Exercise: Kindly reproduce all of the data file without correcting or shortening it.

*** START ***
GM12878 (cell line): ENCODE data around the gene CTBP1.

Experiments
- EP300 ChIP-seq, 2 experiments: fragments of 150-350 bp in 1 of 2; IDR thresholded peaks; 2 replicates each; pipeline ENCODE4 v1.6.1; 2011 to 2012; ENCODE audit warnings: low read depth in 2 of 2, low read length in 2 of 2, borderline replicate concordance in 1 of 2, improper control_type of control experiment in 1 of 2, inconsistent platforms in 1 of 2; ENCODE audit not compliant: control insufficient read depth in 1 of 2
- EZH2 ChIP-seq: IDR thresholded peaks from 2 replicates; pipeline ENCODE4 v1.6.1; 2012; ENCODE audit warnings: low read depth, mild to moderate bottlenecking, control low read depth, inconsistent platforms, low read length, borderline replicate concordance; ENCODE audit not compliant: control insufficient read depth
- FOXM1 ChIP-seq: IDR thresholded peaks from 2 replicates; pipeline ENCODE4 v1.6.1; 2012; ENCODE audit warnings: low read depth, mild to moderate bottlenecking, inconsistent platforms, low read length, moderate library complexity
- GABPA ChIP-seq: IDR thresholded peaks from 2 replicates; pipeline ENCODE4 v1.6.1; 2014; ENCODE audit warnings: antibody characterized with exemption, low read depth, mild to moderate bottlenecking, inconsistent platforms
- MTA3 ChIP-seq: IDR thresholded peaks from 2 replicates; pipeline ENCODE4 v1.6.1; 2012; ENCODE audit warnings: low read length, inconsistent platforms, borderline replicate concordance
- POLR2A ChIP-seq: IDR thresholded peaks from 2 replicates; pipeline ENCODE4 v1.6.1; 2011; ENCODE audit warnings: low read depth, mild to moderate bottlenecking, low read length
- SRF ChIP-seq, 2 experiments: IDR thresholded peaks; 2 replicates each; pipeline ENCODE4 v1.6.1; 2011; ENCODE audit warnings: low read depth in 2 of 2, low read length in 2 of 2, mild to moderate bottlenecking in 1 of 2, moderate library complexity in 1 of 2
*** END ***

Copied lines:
GM12878 (cell line): ENCODE data around the gene CTBP1.

Experiments
- EP300 ChIP-seq, 2 experiments: fragments of 150-350 bp in 1 of 2; IDR thresholded peaks; 2 replicates each; pipeline ENCODE4 v1.6.1; 2011 to 2012; ENCODE audit warnings: low read depth in 2 of 2, low read length in 2 of 2, borderline replicate concordance in 1 of 2, improper control_type of control experiment in 1 of 2, inconsistent platforms in 1 of 2; ENCODE audit not compliant: control insufficient read depth in 1 of 2
- EZH2 ChIP-seq: IDR thresholded peaks from 2 replicates; pipeline ENCODE4 v1.6.1; 2012; ENCODE audit warnings: low read depth, mild to moderate bottlenecking, control low read depth, inconsistent platforms, low read length, borderline replicate concordance; ENCODE audit not compliant: control insufficient read depth
- FOXM1 ChIP-seq: IDR thresholded peaks from 2 replicates; pipeline ENCODE4 v1.6.1; 2012; ENCODE audit warnings: low read depth, mild to moderate bottlenecking, inconsistent platforms, low read length, moderate library complexity
- GABPA ChIP-seq: IDR thresholded peaks from 2 replicates; pipeline ENCODE4 v1.6.1; 2014; ENCODE audit warnings: antibody characterized with exemption, low read depth, mild to moderate bottlenecking, inconsistent platforms
- MTA3 ChIP-seq: IDR thresholded peaks from 2 replicates; pipeline ENCODE4 v1.6.1; 2012; ENCODE audit warnings: low read length, inconsistent platforms, borderline replicate concordance
- POLR2A ChIP-seq: IDR thresholded peaks from 2 replicates; pipeline ENCODE4 v1.6.1; 2011; ENCODE audit warnings: low read depth, mild to moderate bottlenecking, low read length
- SRF ChIP-seq, 2 experiments: IDR thresholded peaks; 2 replicates each; pipeline ENCODE4 v1.6.1; 2011; ENCODE audit warnings: low read depth in 2 of 2, low read length in 2 of 2, mild to moderate bottlenecking in 1 of 2, moderate library complexity in 1 of 2